IN LIFE, you can’t know where you’re going, until you know where you’ve been.
Tracing one’s roots can be an eye-opening experience. Equally, exploring the origins of others can be just as enlightening…and entertaining.
Origins 2013 is a cultural festival bringing together artists and performance makers from First Nations; ancient cultures including Aboriginal Australian, Inuit, Māori, Maya, Native American, Pacific Islanders, Papuan, Sámi, Saharawi, and Gaelic.
For 12 days (21 October to 3 November) indigenous musicians, dancers, choreographers, theatre-makers, visual artists, film-directors and cooks from around the world, will gather together to perform and inform, exhibit and explain, and debate and celebrate the creativity and histories of different cultures.
Through its 25 events, the festival examines how we can learn important values from indigenous First Nations in relation to the environment, human rights and community. With no textbook in sight, these lessons will be shared through films, music, theatre productions, art exhibitions and other special events.
Origins 2013 is produced by Border Crossings, an arts company creating inter-cultural, multi-media theatre works in response to the contemporary globalised world. The festival program is full of works which originate far from any beater track, and many of the works will be seen in London for the first time.
Michael Walling, Artistic Director says, “Origins is more than an international arts festival: it is a space for dialogue between First Nations artists and London audiences.
“We can all benefit from an understanding of other cultures and we invite you to participate in our festival and experience something genuinely new that is rooted in profound and beautiful ancient traditions.”
Gudirr Gudirr (UK Premiere)
This intimate solo dance and video work considers the legacy of Australia’s history for Aboriginal people today and asks: what does it take to de-colonise Aboriginal people’s minds, unlock doors and face cultural change? It is performed by Dalisa Pilgram, who uses her Asian-Indigenous identity to build a unique dance language to capture this moment in time for her people.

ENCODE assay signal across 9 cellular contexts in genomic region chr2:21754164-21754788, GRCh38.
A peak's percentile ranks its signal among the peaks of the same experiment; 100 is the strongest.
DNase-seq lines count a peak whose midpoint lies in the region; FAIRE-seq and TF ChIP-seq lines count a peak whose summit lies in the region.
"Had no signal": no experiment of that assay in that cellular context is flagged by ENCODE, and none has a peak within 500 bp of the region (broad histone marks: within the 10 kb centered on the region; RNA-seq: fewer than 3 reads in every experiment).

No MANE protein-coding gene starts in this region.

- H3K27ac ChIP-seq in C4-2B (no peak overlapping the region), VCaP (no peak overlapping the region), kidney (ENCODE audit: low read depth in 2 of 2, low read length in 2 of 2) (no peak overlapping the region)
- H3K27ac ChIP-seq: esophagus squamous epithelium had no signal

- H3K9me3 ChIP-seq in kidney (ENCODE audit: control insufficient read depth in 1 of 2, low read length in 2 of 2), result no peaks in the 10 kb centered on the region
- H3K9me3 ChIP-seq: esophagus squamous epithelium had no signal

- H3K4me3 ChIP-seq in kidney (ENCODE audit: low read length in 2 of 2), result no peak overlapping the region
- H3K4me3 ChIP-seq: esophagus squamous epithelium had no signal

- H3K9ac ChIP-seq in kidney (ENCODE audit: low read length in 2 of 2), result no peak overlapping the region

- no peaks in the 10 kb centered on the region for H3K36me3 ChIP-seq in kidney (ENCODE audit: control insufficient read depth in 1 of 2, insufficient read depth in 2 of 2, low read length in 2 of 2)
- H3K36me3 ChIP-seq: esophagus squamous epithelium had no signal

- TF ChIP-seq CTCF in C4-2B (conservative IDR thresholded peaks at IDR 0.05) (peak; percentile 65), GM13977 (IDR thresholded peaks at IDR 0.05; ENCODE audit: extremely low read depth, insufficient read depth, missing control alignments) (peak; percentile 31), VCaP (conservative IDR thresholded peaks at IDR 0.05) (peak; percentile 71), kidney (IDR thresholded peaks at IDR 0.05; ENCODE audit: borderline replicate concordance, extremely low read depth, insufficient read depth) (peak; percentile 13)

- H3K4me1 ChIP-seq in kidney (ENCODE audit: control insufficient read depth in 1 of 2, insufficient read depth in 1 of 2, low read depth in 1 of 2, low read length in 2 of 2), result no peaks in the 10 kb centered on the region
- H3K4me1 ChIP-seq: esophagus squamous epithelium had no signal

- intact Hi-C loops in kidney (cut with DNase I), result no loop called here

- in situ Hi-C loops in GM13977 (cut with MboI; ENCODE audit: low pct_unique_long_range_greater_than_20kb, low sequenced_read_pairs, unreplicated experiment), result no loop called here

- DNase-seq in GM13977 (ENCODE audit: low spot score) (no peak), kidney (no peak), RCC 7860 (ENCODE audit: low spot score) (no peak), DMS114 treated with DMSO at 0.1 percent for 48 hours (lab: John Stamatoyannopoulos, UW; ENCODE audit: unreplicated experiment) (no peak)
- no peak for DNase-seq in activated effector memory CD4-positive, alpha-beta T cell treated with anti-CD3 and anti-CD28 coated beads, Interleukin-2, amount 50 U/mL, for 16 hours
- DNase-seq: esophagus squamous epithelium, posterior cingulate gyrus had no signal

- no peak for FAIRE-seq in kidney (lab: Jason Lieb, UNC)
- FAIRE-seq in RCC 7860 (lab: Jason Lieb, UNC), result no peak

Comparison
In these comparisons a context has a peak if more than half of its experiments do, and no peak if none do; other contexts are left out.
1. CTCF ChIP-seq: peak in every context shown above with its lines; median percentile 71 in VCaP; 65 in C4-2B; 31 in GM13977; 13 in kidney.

30 – 31 October at The Place
Bran Nue Dae
This charming, music-driven road movie stars Academy Award winner Geoffrey Rush alongside leading indigenous actors Deborah Mailman, Ernie Dingo and Stephen ‘Baamba’ Albert. Full of energy and fun, the film is based on one of Australia’s most beloved and popular musicals. Bran Nue Dae is a foot stomping tour-de-force centering on the romantic adventures of a young aboriginal couple set against the spectacularly beautiful Australian bush.
29 October at Rich Mix
GAFA: A family called Samoa
Conceived to celebrate 50 years of Samoa’s independence in 2012, this layered art experience follows Samoan chief I’iga Pisa as he makes a daring escape from a distant island, after being incarcerated by the German administration. A leader of the Mau a Pule independence movement, his epic odyssey home to Samoa navigates through the post-colonial experience of identity, connection and emancipation.
29, 30 October & 1 November at Testbed1
EcoCentrix: Indigenous Arts, Sustainable Acts
This free and interactive exhibition offers an insight into contemporary indigenous art and performance from around the globe. Highlights include Tahltan artist Peter Morin’s wry and provocative cultural graffiti in London; a 3D digital diorama introducing Canadian First Nations theatre by Marie Clements and Monique Mojica; the finely crafted story-boards of Peruvian filmmaker Irma Poma Canchumani; and a stunning montage from Australia’s premier Aboriginal dance company, Bangarra.
25 October – 10 November at Bargehouse
Origins 2013 runs from 23 October to 3 November 2013.